How can corporations use storytelling to become better and more profitable? Well, in much the same way everyone else can do it. I’ve spent a couple of days this week at the Nordisk Panorama festival and have presented my company to a number of people. I’ve explained how we have a core competence spanning over quite a lot of fields, mostly rooted in one way or another in storytelling. I’ve explained that corporate storytelling is an important part of what we do, and that it is something that helps us become better in other fields as well. This is something that evidently has been a bit difficult for people producing in other fields to grasp.
See, the better we can help corporations tell their stories in unique and honest and engaging and exciting and informative ways, the better their business has the chance to become. The better their business becomes, the more contact they have with customers. The more customers they’re talking to and engaging with, the more and better stories they need. And so we circle back in.
The joy of corporate storytelling is that the feedback is generally very honest, sometimes verging on the brutal. If your story as a corporation resonates with your target audience(s) you will se increased visits, increased sales, increased opportunities and an increased loyalty among customers. If the story does not resonate… well, let’s just imagine the complete opposite of what you just read.
Yes, obviously the products or services the corporation offers need to match the stories told, but that should be taken for granted. Never create stories about your company or organisation that can’t be delivered upon when scrutinised.
Now what is corporate storytelling? The campaigns and stories I’ve been involved in creating are always rooted in the DNA of the client. What are the values? Who are the customers? Why do we do the things we do in the way we do?
Then they’re tempered and honed according to the wishes of the client. Who do we want to reach? How do we want to influence them? What is the desired outcome? How do we measure our campaign, and what would constitute success?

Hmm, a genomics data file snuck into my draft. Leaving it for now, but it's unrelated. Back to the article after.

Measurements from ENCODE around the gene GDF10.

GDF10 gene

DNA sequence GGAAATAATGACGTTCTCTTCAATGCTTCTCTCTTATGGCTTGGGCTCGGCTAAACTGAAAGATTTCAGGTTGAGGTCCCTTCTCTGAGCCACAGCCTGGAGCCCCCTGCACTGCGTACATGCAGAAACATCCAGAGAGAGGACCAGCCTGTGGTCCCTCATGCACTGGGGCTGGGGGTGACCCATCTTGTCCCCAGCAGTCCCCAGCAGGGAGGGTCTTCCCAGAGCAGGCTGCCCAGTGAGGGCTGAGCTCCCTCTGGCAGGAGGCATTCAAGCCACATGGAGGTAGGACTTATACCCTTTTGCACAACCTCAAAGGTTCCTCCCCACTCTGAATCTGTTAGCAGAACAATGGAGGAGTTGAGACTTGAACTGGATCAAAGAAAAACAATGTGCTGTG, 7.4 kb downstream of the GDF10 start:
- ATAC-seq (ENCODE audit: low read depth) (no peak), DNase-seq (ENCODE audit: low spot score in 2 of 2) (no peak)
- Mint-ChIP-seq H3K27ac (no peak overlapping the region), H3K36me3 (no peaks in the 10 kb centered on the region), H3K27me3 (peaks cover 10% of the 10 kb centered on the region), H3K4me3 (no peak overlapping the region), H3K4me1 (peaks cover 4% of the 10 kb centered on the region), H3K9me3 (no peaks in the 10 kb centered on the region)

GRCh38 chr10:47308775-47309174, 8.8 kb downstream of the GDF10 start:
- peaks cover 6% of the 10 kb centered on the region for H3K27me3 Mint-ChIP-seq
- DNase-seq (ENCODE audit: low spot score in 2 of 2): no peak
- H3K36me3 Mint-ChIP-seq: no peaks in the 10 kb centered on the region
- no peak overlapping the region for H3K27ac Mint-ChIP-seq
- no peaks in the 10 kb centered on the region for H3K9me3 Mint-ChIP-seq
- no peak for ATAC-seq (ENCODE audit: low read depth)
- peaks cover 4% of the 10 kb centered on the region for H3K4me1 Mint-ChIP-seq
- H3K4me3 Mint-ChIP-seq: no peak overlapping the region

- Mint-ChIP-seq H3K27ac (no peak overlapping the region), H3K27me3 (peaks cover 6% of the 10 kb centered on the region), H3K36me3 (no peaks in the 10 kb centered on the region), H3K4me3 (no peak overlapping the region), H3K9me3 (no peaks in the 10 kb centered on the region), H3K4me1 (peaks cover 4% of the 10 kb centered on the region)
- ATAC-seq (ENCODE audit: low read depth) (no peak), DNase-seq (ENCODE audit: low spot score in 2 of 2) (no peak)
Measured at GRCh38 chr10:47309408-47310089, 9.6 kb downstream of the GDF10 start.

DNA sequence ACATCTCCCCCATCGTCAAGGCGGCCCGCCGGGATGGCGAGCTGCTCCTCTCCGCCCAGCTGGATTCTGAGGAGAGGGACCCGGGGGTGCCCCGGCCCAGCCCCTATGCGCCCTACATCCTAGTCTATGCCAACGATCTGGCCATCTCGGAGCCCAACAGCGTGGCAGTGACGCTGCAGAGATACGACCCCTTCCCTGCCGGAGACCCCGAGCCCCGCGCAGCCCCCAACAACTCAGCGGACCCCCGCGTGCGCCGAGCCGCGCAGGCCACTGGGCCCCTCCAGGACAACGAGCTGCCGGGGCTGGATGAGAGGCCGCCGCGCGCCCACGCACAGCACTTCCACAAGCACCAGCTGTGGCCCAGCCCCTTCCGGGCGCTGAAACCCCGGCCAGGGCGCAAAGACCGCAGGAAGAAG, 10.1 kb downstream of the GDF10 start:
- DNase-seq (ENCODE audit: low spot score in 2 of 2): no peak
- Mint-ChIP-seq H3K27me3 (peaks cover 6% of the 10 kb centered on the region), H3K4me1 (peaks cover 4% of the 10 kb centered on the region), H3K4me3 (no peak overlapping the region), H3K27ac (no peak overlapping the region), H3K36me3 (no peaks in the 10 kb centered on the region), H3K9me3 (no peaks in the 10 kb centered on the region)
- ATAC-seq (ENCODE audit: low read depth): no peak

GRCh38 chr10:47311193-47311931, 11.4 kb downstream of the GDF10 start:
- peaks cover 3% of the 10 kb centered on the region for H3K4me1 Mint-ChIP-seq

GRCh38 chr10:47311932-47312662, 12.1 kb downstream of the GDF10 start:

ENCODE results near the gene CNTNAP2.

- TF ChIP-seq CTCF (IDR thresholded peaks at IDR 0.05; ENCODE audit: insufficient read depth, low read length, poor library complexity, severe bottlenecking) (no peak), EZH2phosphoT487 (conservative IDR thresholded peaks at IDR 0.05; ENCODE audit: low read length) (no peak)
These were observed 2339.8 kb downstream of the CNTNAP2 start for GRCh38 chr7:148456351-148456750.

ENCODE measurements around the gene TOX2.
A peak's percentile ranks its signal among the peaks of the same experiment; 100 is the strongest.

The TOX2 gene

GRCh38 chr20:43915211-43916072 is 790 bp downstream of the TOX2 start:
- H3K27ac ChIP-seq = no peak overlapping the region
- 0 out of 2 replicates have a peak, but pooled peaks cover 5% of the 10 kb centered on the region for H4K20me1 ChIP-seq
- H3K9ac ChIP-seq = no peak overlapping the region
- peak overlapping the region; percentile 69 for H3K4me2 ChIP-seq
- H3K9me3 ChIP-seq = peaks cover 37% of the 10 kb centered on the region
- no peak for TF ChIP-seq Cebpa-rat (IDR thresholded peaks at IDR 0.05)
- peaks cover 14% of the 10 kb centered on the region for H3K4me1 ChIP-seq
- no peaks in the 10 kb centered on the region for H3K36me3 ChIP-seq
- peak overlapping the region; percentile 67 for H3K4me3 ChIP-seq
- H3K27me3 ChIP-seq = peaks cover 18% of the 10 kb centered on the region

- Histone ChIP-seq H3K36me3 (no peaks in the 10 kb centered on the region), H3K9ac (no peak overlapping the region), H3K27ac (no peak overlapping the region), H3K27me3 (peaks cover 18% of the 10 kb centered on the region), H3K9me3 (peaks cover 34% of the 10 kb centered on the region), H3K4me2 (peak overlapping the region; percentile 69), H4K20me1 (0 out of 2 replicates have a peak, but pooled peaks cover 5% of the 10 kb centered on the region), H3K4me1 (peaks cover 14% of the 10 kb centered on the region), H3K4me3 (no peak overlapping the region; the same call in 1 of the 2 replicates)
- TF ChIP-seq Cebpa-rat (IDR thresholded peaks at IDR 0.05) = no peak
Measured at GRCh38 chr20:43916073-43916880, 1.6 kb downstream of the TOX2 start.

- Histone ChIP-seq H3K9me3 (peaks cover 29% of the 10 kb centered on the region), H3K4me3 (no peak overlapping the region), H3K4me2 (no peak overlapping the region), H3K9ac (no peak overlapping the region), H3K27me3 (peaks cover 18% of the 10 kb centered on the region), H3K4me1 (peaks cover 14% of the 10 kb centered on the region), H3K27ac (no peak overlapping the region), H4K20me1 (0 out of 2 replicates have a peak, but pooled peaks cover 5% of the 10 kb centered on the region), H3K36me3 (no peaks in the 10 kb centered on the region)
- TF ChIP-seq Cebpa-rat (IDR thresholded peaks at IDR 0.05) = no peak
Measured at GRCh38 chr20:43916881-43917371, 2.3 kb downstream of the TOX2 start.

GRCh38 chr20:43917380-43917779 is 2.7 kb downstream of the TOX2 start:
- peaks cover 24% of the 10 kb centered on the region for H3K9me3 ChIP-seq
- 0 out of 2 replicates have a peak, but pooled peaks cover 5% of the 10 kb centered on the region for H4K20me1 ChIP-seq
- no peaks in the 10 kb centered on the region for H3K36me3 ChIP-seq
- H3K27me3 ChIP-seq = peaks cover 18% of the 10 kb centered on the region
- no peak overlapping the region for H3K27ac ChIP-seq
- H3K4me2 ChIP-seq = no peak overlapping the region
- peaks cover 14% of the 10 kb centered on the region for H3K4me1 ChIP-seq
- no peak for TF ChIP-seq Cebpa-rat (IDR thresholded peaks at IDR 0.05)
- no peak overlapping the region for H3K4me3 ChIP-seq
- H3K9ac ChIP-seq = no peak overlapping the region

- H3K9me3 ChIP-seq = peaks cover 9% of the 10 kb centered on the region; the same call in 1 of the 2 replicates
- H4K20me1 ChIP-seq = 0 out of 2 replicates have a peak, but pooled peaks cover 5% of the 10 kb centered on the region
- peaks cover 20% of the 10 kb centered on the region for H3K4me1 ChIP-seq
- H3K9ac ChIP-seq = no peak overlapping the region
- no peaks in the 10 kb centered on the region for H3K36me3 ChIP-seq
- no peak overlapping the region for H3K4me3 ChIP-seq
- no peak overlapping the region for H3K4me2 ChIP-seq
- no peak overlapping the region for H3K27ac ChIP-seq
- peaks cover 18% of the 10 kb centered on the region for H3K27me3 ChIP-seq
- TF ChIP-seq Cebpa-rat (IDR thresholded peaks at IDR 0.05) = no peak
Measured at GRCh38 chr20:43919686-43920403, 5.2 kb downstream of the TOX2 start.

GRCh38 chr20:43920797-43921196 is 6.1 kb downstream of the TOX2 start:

The stories themselves are most readily created by using transmedia storytelling methods. If your company today is the story, then what is the story world it exists in? What are the physical locations? Who are the characters worth telling about? What are the products and services? What does the customer base look like?
When you’ve identified all of these, and probably quite a few more while you’re at it, start to water the world around these stories and these nuggets of information. What other stories can grow from this same fertile ground? How can they connect to the other stories, and in which ways do they still stand on their own? What different audiences can you aim to reach with these different stories, and what platforms should they be told on?
Finally, never view your stories as stand alone, as complete ones, or as non-interactive ones. They should always serve multiple purposes – telling about you and your products and services, while at the same time reinforcing your brand and inviting your customers to interacting and engaging, commenting and celebrating.
Corporate storytelling pays the bills, that is correct. But it’s also a wonderful field to hone your audience engagement and storytelling skills in.
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